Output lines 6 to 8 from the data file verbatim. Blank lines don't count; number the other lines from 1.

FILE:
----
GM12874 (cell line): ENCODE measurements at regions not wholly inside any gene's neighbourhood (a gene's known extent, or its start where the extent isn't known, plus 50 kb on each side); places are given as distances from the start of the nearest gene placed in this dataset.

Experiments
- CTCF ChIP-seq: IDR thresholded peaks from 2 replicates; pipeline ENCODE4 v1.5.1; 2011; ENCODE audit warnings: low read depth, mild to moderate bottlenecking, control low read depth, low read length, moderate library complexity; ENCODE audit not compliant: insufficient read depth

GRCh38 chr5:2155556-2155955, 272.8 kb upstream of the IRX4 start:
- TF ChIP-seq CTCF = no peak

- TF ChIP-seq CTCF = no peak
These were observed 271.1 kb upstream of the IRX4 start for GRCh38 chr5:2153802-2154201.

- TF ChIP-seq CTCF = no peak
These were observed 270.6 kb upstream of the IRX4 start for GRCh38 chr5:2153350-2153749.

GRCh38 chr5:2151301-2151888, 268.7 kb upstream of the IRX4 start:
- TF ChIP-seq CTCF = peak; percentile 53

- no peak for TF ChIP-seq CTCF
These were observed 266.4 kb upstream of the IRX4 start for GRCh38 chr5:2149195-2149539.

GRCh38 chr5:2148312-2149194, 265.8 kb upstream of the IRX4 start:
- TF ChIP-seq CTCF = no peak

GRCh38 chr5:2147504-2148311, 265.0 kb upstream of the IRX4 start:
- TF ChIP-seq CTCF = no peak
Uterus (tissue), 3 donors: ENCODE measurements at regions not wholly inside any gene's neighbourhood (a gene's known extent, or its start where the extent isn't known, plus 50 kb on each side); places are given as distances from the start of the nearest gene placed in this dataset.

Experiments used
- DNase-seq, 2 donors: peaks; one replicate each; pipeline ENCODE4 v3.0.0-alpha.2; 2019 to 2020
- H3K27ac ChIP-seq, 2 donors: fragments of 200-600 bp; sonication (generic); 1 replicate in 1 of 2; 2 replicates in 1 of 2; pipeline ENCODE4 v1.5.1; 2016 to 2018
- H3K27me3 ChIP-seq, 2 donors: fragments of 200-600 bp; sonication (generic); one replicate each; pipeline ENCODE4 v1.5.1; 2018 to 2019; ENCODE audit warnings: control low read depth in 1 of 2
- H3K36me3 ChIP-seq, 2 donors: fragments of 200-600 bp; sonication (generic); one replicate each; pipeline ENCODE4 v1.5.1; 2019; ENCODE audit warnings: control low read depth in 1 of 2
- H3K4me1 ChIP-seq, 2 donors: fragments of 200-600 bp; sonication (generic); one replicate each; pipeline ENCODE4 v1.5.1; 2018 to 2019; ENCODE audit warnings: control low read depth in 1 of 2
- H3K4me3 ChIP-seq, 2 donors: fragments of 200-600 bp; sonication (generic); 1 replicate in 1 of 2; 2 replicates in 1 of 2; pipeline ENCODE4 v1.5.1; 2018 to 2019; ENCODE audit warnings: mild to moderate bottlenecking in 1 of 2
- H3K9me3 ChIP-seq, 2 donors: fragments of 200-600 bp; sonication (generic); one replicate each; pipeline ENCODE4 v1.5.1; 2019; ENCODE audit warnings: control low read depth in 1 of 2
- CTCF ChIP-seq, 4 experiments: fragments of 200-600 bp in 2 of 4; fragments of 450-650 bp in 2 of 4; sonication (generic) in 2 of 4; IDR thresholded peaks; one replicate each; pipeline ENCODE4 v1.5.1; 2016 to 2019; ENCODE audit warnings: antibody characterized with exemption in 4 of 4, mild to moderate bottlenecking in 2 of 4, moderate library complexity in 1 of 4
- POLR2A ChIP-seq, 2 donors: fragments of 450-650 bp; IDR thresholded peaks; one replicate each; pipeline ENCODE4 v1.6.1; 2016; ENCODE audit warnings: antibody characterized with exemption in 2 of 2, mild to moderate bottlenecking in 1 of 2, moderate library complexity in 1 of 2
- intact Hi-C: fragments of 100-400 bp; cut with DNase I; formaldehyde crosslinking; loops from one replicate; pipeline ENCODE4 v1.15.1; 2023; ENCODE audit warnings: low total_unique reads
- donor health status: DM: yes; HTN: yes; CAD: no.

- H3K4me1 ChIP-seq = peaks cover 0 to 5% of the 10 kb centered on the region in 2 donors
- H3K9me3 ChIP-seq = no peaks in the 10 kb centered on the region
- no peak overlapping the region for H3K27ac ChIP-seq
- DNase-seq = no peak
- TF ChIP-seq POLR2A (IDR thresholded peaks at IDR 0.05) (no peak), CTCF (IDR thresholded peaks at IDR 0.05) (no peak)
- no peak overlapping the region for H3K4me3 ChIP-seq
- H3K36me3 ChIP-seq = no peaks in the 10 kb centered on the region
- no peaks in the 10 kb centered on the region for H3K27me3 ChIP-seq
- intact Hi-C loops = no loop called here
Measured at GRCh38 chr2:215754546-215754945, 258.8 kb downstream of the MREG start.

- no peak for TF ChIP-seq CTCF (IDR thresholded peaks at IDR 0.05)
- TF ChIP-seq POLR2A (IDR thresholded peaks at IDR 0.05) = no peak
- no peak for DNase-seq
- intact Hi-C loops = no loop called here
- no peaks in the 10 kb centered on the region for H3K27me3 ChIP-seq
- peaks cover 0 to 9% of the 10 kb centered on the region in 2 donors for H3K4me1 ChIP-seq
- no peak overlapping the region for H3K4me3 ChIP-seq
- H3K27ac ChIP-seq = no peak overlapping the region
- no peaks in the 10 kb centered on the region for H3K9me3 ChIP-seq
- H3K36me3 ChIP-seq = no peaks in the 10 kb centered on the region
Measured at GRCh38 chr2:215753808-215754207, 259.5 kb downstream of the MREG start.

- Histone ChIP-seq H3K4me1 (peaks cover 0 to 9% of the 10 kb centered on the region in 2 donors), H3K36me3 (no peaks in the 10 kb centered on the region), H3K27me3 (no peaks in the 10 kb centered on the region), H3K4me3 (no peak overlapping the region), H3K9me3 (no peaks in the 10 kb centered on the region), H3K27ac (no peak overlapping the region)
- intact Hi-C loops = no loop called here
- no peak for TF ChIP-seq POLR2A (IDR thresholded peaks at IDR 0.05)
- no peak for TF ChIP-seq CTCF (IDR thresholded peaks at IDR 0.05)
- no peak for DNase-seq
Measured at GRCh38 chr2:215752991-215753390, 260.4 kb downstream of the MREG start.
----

- TF ChIP-seq CTCF = no peak
These were observed 271.1 kb upstream of the IRX4 start for GRCh38 chr5:2153802-2154201.

- TF ChIP-seq CTCF = no peak